16 Replies Latest reply on Jul 22, 2019 2:17 AM by talatomniot

    Some questions for those that know how to build BLE sensors.

    talatomniot

         I have a RPi based Hub/Gateway platform that, in a nutshell, includes a configurable rule engine so that users can build out a lot of typical IoT edge infrastructure without doing any programming. One of its major differentiators is that it comes with built-in support for a range of sensors so users basically just pick the sensors and sensor values they want to access using the Rule Engine Configuration Utility. Currently it supports about a dozen or so BLE and ANT sensors (a list is below). Once support is added for a new sensor it just becomes part of the supported sensor library from that point forward, meaning each new release should have an ever growing library of supported sensors. Adding support for a new sensor is a day or two's effort typically.

       

         All of that said, when I started this a few years ago I envisioned a lot more generic sensors coming to the market which so far hasn't happened. Most off the shelf sensors are more meant more for prototyping than building actual systems or applications (e.g. the SensorTag, Thingy:52, etc.). Beyond that many sensors on the market are tied to their own proprietary systems or products and so it's not always easy to get all their characteristic and control/configuration information.

       

         Ideally I'd like to support as many sensors / sensor types as possible. Hopefully (and importantly) the sensors would also be as low-cost as possible. That would make for a completely unique offering where users could really create their IoT edge infrastructure quickly and with minimal technical expertise required. So my questions for those who know about building sensors are -

       

      1. How hard is it to build a simple BLE sensor from scratch? Take for instance the Garmin Tempe ANT sensor which simply reports the current temperature, if you wanted to replicate that as a BLE sensor how hard would that be?
      2. Once you did that how hard would it be to build similar single purpose sensors to do other things, e.g. monitor for gasses, proximity, light, movement, etc.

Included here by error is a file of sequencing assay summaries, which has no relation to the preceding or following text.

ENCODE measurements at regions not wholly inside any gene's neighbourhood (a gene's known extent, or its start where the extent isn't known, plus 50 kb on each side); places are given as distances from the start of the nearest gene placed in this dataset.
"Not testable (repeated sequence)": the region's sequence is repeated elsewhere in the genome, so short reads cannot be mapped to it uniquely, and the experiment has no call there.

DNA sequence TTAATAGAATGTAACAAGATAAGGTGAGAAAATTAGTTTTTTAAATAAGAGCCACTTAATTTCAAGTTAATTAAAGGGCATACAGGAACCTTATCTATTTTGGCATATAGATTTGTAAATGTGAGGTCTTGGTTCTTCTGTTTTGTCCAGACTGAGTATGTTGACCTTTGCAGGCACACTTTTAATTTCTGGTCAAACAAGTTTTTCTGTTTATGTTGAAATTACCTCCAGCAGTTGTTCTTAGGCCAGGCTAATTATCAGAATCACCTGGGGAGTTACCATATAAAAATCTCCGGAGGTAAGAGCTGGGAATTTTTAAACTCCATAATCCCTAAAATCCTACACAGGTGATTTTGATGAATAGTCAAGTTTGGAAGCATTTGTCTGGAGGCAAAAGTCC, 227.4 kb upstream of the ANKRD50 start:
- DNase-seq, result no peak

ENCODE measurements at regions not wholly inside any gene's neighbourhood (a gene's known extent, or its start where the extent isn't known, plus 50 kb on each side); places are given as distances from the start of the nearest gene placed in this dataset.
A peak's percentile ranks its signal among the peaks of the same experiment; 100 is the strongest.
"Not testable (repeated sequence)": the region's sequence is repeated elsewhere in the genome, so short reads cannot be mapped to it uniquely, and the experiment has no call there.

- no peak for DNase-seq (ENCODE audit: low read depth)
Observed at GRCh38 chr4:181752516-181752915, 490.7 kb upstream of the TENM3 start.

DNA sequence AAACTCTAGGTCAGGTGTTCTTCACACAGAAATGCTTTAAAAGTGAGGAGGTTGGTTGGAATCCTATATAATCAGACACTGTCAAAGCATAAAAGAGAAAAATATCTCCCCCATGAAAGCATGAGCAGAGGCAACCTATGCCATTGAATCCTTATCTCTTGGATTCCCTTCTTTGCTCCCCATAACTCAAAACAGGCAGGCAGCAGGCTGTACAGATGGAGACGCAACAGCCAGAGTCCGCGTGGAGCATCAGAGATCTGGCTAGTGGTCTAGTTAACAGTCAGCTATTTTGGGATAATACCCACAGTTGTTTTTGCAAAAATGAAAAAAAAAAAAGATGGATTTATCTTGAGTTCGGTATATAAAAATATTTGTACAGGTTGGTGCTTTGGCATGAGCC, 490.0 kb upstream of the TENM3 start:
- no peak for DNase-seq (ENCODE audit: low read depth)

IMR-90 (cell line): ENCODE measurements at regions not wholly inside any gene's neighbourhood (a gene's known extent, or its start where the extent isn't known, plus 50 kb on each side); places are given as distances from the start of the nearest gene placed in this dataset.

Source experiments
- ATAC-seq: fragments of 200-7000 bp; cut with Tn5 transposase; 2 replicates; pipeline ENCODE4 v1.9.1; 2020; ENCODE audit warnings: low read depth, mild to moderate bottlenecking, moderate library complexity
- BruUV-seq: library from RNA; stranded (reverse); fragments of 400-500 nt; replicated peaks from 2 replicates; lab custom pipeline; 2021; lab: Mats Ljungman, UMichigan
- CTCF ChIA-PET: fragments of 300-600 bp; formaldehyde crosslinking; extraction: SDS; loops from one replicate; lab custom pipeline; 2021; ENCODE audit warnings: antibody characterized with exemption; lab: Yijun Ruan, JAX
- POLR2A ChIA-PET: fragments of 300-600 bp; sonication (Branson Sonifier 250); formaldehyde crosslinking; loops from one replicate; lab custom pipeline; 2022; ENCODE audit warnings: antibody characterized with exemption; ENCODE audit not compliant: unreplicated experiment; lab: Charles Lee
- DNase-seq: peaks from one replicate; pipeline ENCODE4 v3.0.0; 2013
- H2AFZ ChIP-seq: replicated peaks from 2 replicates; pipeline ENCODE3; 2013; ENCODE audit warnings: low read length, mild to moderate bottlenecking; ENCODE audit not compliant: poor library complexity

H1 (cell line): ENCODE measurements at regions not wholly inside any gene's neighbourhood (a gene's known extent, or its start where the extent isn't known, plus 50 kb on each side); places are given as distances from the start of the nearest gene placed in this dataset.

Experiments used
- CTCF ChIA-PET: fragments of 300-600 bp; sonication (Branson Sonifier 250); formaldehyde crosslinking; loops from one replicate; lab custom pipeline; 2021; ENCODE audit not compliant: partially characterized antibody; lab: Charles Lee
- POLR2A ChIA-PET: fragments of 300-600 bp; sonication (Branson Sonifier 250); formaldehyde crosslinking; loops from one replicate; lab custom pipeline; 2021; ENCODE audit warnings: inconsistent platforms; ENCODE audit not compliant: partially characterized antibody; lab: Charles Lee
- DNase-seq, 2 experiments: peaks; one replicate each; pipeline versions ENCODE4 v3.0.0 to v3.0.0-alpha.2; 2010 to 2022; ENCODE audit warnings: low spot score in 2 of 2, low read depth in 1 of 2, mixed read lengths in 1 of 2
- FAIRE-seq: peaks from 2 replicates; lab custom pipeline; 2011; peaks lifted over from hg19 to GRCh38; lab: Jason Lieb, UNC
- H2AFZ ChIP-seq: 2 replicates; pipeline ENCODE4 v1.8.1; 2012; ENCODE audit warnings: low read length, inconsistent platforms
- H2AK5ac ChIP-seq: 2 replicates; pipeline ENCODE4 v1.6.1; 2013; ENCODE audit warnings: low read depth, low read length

3. How cheap could these types of sensors it be built at scale would you think?
      4. Have I maybe missed a range of sensors already available that might fit the bill?
      5. Are there any companies out there that might be open to building a line of sensors if they had a hub to support them?

       

      Any input/observations would be appreciated and if I can answer any questions about my platform let me know (some info and links are below). Note that the main website doesn't reference a lot of new beta functionality, specifically new MQTT support. Info about that (and where it can be downloaded) can be found in a hackster.io project linked below. It'll be incorporated into the main website soon. In the interim, if you want to download the current version be sure to download it from the beta page as the version on the main website does not include any of the MQTT functionality. Anyway, thanks in advance for any replies...

       

       

      Main Website

      Youtube Channel

      New Hackster.io MQTT project

       

       

      Currently Supported Sensors:

       

      • Texas Instruments SensorTag
      • Nordic Thingy:52
      • Dialog Semiconductor DA14585
      • NXP RapidIoT
      • Sensirion Smart Gadget
      • Phoenix Sensors WEPS04
      • Vernier GDX-TMP
      • Generic HRM (BLE)
      • Generic HRM (ANT)
      • Garmin Tempe (ANT)

       

       

      Compatible 3rd party MQTT Brokers (tested so far):

       

      • MS Azure PowerBi
      • IBM Watson IoT
      • Amazon AWS IoT
      • ThingsBoard.io
      • Ubidots
      • Cayenne
      • AdaFruit IO
      • BeeBotte
      • AllThingsTalk
      • Tago.io
      • Tinamous